Waiting for a rebuild in the streets of Havana, this Imperial from 1958 shows off its imposing proportions. With an overall length of 225.7 inches (5,73 m), these cars weren't exactly compact: a modern Mercedes S-Class in its most luxurious long-wheelbase version measures 206 inches (5,25m) — half a meter shorter than the Imperial.

With the second generation of Virgil Exner's "Forward Look" styling, Chrysler presented a spectacular lineup for 1957. Virgil Exner took particular care in designing the Imperial, almost living in the Imperial studio, as one colleague remembered. While the 1955-1956 models were very elegant cars, the new Imperial became quite a show-off, embodying what the copywriters proudly called "The Finest Expression of the Forward Look." A low stance and high tailfins were a general order of the day, but their compact torsion bar front suspension made the "Forward Look" Chryslers clearly stand out of Detroit's flock. The fancy of having the lowest appearance even compelled the copywriters to declare only a "loaded" overall height of 56,7 inch (1,44 m) in the 1958 Imperial catalog.

The striking Imperial design remained virtually untouched between 1957 and 1960, save for the addition of quad headlights as a standard feature for 1958, and cosmetic changes at grille, bumpers and trim. This was quite unusual in a time when the general consensus demanded wild and extensive model changes each year. Yet, change wasn't really necessary, as the Imperial anyway stood out with its serene proportions and volumes. Only the "simulated deck tire mount" and "Imperial gunsight taillamps" added some contemporary extravaganza.

Achieving this design, however, required a massive investment in the latest technology. The huge compound-curved "Super-scenic Windshield" and curved side glass — both an industry first — tell that Chrysler didn't spare any expenses to accomplish that modern look. It didn't help at the dealers', tough. Not even the designers, always in touch with future trends, could anticipate that an economic recession would force the buyers to sit taut on their wallets in 1958: Imperial sales nosedived to 16,133 cars from a staggering 35,796 in the year before.

Friday, May 20, 2016



"If they called last year's Alfa 'nearly perfect', wait till they handle our new 2000."

You rarely see them on the road, but quite surprisingly Alfa Romeo cars are deeply rooted in Cuba's collective memory. Many senior citizens still remember them, because since the early 1970s, Alfa Berlinas were the typical police cars before they eventually got replaced by Russian Ladas. "They easily could outrun everything else. And the sound, maravilloso!", remembers a witness of that period.

The first batch of Alfa 1750 was delivered to Cuba in 1968. Our pictured Alfa 2000 is an updated version, introduced in 1971. It sported a bigger engine and a revised front grille with four headlights of equal size instead of the bigger outer lights of the Alfa 1750. Besides being used as police cars, these Alfas were for many years exclusively the ride of high-ranking government officials. As usual in socialist times, the demand by far exceeded the supply, and thus the Alfa quickly became THE status symbol of the functionaries at the top of the food chain.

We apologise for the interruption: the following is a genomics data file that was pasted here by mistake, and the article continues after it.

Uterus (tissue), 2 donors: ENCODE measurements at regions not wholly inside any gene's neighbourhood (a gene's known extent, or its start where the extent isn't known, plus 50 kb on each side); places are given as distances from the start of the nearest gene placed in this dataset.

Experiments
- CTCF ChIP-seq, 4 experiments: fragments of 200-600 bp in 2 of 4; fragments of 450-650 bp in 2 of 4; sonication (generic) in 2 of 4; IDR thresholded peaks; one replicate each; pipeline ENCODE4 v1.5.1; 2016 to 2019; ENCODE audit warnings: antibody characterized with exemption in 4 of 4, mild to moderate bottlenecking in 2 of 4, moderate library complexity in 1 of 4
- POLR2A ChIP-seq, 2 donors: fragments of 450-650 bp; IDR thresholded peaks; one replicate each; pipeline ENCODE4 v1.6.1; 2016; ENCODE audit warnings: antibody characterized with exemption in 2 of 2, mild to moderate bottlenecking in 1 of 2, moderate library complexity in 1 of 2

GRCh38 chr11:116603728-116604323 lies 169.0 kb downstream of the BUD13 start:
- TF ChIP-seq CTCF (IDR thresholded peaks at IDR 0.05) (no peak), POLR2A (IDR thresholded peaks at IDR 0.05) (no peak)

The man responsible for the appearance of these stylish Italian cars on the island was Leo Cittone, sales director of the biggest Italian trade company, Cogis S.p.A.. Cogis was the first European enterprise who helped breaking the U.S. trade embargo by facilitating the export of Cuban sugar through elaborate deals via the port of Genua in 1962. Over these deals, Cittone and Fidel Castro became close friends, and subsequently the Italian became a privileged business partner, establishing his own Italo-Cuban trade company, Comei S.p.A., in the late 1970s. Incidentally, this friendship had far reaching effects to the society: the fact that Pizza and Spaghetti today are a common Cuban meal, dates back to a wave of "italianitis" in the mid-1960s, when hundreds of restaurants suddenly were converted into pizzerias by government decree. Coincidence? Unlikely. Olivetti typewriters became commonplace and today the Cuban police still rides Moto Guzzi bikes, thanks to the Italian connection.

But back to the Alfa Romeo. The Bertone design might look quite unspectacular, but underneath the bonnet sat a veritable cuore sportivo: the 1,962cc twin cam inline four-cylinder engine was good for 150hp and accelerated the Alfa from zero to 100km/h (60mph) in 9.5 seconds, up to a top speed of 190km/h (118mph). Back then this was sports car stuff and certainly more than enough zest for Cuban roads. Even more striking: the sensitive way the Alfa handled. The combination of remarkable performance and well-tuned suspension made the Alfa Berlina one of the most compelling drives of its time. Accordingly, the copywriters of this 1972 ad boldly emphasized on Alfa's strengths: